A strong geomagnetic storm may cause the Northern Lights to be visible in the continental U.S. again Friday in states like New York, Wisconsin and Washington, causing the aurora to be “quite bright and active” to observers.

Key Facts

The National Oceanic and Atmospheric Association announced a geomagnetic storm watch for Friday caused by a coronal mass ejection—an eruption of solar material—which occurred Tuesday.

NOAA labeled the geomagnetic storm as a ”Strong” G3 storm, meaning it has the potential to affect power grids, satellites and radio frequencies.

If the geomagnetic storm does reach Earth, the aurora borealis could “become dimly visible along the horizon of northern tier and far north upper Midwest states,” according to the NOAA.

Friday night’s aurora borealis previously had a Kp index of four before NOAA bumped it up to a six, meaning the lights will move further from the poles and appear “quite bright and active” to observers under the correct viewing conditions.

Canada and Alaska have a higher chance of seeing the lights, though they may be visible in parts of the continental U.S. into the weekend, according to the aurora’s forecast.

Solar activity has been unusually busy in recent months as the sun’s 11-year solar cycle approaches its anticipated peak between late 2024 and early 2026, with sunspots expected to intensify over the next year, and likely triggering more geomagnetic storms.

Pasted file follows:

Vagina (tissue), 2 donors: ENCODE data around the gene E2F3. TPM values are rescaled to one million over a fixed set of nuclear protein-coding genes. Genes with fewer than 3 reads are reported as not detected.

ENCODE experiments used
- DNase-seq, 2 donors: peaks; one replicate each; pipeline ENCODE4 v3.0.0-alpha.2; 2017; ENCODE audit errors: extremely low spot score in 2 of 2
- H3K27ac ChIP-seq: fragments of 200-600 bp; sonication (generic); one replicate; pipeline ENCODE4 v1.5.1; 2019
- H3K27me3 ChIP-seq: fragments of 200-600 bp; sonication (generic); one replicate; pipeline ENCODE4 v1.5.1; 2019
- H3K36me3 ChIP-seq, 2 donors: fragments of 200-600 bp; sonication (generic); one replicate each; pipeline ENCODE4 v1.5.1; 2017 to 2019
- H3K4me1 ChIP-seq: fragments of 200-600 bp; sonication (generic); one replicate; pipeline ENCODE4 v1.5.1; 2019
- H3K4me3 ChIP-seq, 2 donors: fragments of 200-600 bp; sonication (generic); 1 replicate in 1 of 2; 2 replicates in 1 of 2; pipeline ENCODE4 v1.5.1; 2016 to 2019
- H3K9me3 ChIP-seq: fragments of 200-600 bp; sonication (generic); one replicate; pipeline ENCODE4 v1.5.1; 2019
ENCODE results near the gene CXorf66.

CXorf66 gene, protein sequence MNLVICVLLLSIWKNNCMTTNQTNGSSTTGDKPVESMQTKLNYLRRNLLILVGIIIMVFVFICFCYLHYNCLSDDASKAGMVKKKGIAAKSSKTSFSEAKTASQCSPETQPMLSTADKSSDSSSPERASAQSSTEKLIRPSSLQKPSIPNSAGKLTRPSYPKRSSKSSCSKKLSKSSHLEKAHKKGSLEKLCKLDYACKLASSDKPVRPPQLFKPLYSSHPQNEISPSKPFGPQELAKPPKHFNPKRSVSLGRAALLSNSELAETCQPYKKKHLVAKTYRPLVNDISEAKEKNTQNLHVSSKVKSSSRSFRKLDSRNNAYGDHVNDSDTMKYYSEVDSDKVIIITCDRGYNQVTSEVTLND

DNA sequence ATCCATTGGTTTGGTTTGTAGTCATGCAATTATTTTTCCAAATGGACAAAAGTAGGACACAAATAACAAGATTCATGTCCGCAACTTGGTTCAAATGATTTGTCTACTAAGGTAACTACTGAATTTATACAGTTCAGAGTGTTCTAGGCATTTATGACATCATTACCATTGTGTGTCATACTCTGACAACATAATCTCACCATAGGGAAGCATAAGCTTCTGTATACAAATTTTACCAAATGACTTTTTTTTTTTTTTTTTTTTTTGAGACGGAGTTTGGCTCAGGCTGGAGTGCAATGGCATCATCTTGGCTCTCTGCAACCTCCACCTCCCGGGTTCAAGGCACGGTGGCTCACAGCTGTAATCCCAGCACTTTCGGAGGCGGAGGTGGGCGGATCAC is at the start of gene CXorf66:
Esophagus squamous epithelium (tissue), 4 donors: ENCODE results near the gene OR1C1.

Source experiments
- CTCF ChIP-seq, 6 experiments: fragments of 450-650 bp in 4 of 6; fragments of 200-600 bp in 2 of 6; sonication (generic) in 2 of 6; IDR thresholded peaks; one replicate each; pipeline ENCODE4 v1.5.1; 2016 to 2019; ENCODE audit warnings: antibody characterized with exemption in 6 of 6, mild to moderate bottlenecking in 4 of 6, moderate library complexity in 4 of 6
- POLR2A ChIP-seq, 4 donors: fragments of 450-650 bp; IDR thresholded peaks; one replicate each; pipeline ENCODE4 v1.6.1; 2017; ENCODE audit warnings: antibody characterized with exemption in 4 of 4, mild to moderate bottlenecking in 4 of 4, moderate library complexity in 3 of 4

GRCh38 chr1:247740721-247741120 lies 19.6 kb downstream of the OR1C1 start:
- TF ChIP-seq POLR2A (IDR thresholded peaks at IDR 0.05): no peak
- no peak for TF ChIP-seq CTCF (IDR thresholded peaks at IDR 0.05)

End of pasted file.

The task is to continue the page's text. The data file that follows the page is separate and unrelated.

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Where Will The Northern Lights Be Visible Tonight?

Though it’s difficult to pinpoint where exactly the lights will be visible, NOAA offers a forecast with a potential viewline (see below). States within the viewline include Washington, Idaho, Montana, North Dakota, South Dakota, Minnesota, Wisconsin, Michigan and parts of New York, Vermont and Maine.

What’s The Best Way To See The Northern Lights?

The lights are the most active between 10 p.m. and 2 a.m. For the best views of the Northern Lights, NOAA advises traveling as close to the poles as possible, avoiding city lights and other light pollution, monitoring weather forecasts for prime viewing conditions and finding a position on a vantage point like a hilltop. Smartphone cameras are sensitive enough to pick up the aurora, even when it’s invisible to the naked eye. Visit Iceland, a tourist website for Iceland, where the lights are often visible, advises turning on night mode is best to increase smartphone camera exposure.

Key Background

An event called Solar Cycle 25—the cycle the sun goes through around every 11 years—has been the cause of geomagnetic storms that have resulted in recent sightings of the Northern Lights, and NASA predicts it will continue into next year. Cycle 25 began in December 2019, and it’s estimated it will reach its maximum—when activity is expected to peak—between late 2024 and early 2026. It’s projected to peak with 115 sunspots, which are where geomagnetic storms originate. Although the maximum hasn’t happened yet, the sun’s activity has been busier than scientists anticipated, so it’s possible there will be even more geomagnetic storms leading up to 2026, though it’s difficult to predict exactly when the storms will occur.

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